Sunday, July 24, 2011
The Power of Story
I became part of a story once.
Twenty years ago, the company I worked for, and the industry I worked in, faced a monumental problem, one coming down the track like the proverbial freight train. Whatever company and industry credibility that existed was going to be vaporized.
A small group (“team” wasn’t the lingo back then) of us started working quietly and diligently with a couple of key executives. We knew what had to be done – embrace the coming chaos, take responsibility, and ultimately run the business very differently. My specific job – leading the communications group focused on the change, help design the strategy and write speeches to help pave the way. At least we hoped we were paving the way.
Presentations were made. Meetings were held. Consultants were consulted. We weren’t openly laughed at, but you could always see the facial expressions – people thought we were out of our minds. The problem as that no one else had a solution. And our little troop kept getting bucked upward. “Just wait until the CEO hears this! He’ll chew them up and spit them out!”
When we reached the CEO, he didn’t chew us up. He immediately grasped the problem and our solution. He fully embraced, and went further than we were suggesting.
The result changed the company and the industry. We embarked on a series of initiatives than confounded friends and foes alike. Real change happened. I had my hands full with communications and writing more and more speeches.
About a year later, I was in a meeting with several of our business executives. One had been talking with a counterpart at our biggest competitor, who’d followed us with their own initiatives. The executive said that both of them had agreed that “the damn speechwriters were running our companies.”
There was a silence, and several heads turned toward me. No one said a word (but all of these executives likely agreed with the statement). And then I said, “Actually, all the speechwriters are doing is writing the speeches the CEOs are asking for.”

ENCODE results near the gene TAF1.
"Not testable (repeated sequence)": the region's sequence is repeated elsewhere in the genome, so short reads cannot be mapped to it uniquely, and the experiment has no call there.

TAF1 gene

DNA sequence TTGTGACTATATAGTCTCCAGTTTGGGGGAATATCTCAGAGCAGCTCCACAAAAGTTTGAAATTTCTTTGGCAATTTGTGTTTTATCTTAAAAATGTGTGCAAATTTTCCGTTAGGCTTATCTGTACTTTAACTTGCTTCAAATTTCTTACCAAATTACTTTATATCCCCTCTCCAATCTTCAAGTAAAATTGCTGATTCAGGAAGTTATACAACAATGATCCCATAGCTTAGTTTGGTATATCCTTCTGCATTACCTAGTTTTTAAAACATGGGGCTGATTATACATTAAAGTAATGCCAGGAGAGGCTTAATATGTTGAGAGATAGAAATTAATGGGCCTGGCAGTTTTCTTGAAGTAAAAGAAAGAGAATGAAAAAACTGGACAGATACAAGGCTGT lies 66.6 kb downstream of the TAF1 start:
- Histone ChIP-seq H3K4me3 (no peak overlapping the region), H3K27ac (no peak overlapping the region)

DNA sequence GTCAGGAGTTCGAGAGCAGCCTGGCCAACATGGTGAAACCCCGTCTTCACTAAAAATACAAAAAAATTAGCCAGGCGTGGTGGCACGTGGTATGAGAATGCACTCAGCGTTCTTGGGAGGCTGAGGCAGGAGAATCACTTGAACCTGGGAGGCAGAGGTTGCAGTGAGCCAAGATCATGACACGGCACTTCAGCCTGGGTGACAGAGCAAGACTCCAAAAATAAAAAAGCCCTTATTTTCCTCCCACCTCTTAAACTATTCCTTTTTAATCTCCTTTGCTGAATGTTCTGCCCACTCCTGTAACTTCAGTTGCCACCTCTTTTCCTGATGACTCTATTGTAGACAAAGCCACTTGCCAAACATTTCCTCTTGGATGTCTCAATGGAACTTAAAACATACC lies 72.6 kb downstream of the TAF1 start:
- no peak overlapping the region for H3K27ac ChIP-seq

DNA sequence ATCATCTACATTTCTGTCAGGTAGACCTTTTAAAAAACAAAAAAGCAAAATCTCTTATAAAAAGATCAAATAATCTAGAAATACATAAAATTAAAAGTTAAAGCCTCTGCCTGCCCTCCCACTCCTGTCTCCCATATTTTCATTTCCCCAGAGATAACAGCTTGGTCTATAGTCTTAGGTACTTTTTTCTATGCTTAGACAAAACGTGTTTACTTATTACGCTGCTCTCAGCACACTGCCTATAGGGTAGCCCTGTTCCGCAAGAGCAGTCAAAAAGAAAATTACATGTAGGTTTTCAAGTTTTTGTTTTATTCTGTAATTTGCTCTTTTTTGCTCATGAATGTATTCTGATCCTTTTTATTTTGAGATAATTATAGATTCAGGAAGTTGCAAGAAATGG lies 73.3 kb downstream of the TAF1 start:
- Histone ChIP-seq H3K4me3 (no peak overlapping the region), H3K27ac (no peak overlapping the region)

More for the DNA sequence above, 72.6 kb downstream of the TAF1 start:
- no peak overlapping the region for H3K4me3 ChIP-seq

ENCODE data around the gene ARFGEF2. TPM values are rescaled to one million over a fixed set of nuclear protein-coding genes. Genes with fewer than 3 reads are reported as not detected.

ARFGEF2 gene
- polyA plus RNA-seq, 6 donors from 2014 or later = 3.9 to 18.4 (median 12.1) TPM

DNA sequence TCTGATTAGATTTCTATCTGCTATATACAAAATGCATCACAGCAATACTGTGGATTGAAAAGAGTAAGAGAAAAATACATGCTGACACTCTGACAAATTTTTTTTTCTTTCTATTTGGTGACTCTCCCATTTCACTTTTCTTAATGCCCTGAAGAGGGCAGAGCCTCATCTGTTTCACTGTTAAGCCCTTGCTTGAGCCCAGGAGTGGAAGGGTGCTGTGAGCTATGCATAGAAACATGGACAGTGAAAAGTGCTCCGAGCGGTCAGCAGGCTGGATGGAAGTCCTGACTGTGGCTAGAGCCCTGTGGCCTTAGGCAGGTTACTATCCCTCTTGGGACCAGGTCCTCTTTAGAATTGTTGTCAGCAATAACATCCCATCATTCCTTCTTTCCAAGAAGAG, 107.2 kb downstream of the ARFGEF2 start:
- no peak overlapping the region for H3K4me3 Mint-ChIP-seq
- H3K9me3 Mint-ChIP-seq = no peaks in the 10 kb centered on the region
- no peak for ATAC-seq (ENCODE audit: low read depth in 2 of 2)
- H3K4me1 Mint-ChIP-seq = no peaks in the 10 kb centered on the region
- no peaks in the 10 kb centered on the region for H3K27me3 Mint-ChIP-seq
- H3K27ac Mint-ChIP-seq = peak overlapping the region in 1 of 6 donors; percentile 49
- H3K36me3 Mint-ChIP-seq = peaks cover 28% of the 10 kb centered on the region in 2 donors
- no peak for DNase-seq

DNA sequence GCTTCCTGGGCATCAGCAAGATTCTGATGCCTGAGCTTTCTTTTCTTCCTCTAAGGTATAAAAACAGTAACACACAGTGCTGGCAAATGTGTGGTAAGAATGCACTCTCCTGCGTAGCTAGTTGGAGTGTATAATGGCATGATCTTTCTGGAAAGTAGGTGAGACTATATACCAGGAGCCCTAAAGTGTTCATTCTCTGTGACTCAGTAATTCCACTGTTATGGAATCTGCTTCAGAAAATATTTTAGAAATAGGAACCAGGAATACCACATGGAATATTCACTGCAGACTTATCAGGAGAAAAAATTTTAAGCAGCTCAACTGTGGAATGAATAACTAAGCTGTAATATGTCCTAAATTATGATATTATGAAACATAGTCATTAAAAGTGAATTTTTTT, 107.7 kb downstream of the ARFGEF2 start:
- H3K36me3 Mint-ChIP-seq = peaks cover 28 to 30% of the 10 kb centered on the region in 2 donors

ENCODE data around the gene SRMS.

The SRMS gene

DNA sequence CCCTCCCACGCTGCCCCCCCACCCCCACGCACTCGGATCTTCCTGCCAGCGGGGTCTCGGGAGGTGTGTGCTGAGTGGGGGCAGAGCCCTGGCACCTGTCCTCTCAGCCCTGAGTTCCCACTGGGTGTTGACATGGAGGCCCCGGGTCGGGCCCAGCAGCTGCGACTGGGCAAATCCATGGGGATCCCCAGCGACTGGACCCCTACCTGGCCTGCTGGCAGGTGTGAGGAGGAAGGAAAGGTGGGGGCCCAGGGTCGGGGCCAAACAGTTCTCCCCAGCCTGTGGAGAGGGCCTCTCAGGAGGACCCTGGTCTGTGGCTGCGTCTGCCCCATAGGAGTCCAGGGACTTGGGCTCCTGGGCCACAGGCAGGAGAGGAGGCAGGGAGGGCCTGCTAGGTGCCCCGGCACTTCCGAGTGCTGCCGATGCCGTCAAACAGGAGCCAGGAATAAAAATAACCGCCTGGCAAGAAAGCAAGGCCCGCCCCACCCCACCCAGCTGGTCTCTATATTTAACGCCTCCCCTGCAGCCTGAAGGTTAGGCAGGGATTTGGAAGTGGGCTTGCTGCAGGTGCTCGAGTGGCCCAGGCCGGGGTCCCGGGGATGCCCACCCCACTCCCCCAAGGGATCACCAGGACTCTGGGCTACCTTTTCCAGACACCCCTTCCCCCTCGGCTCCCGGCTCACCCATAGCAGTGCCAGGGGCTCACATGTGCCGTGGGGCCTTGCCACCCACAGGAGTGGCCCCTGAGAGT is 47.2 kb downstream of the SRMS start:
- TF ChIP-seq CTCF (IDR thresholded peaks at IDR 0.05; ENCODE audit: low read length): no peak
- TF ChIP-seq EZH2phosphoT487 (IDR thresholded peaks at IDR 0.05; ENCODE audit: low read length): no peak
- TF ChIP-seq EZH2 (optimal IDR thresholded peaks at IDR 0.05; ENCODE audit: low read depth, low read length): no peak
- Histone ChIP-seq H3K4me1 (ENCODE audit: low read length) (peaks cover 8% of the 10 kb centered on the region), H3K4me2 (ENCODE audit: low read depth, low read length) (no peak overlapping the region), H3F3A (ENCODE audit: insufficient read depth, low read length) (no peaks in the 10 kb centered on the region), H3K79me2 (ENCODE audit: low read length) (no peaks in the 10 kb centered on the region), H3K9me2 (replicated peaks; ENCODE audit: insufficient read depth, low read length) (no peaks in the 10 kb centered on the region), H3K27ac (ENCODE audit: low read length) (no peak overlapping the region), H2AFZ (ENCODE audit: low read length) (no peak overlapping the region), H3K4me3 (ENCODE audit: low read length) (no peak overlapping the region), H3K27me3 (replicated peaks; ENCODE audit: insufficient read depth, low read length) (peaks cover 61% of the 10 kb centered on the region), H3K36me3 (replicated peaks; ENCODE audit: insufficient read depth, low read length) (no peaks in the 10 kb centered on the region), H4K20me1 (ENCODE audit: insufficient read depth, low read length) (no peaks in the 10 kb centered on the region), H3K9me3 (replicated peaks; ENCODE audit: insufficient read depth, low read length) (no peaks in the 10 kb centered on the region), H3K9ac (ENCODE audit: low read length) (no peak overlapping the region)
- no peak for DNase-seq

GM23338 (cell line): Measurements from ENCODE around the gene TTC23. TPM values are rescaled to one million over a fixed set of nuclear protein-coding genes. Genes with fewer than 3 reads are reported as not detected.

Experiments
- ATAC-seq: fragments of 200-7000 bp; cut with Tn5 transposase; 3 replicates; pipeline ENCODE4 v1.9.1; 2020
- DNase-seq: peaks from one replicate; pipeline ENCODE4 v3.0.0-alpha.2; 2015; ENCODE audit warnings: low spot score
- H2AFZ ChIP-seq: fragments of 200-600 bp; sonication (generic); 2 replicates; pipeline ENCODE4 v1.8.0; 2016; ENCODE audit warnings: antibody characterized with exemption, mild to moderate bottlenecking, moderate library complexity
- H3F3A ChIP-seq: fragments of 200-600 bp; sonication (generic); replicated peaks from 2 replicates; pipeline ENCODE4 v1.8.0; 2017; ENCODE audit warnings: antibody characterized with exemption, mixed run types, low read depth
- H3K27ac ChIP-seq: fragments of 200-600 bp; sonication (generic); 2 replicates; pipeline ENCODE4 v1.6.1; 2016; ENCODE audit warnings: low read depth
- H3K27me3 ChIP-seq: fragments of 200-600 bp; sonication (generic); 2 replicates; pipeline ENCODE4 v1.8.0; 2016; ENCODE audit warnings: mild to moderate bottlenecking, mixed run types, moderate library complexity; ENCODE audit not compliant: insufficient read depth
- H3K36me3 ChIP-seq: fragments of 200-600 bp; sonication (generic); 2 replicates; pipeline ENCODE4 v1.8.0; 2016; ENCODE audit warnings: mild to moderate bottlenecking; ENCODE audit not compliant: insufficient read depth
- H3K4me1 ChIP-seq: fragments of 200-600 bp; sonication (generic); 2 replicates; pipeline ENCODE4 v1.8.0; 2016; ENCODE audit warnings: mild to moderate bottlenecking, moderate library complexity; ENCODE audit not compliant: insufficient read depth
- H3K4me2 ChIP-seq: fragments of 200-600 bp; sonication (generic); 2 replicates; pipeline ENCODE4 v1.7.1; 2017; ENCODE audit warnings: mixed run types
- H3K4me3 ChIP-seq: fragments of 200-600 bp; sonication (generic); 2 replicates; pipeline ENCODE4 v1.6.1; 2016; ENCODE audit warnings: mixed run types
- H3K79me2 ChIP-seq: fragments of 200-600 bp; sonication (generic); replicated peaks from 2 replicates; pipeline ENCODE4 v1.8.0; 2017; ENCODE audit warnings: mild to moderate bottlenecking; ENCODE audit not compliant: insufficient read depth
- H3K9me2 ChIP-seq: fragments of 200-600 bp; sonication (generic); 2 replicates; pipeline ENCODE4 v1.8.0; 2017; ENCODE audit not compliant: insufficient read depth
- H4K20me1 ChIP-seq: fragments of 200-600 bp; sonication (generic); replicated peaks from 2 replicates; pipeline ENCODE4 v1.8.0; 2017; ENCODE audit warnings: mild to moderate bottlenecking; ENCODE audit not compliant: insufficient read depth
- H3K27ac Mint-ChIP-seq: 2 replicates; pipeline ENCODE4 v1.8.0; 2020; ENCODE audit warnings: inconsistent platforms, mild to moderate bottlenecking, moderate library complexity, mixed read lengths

This period in the company’s history lasted for about six years. It overlapped and even opened the doors for another fundamental change – the beginning of the worldwide web and electronic communications, and our little intrepid band got to be that story, too.
The power of story is enormous. In Breath for the Bones: Art, Imagination, and Spirit, Luci Shaw talks about the importance of story in our lives, and considers the role it plays in the Bible. “The bible,” she writes, “doesn’t teach theology systematically. It tells stories. It chronicles human failures and triumphs; it voices human lament and celebration. God reveals himself through the stories and poetries developed by the human authors who wrote the books of the Bible.”
The writing and telling of stories become imperative for us, she says. “…I believe that my learning faith and writing about it are gifts from God and that they have value; therefore, I persist in telling stories…”
Stories have power and value, and not only in art. They can change and transform the work place as well.
And like Shaw, I persist in telling stories.
Over at The High Calling, we’re discussing Breath for the Bones. Today the focus is on chapters 3 and 4, on metaphor and story. Visit The High Calling to see links to other posts on the chapters.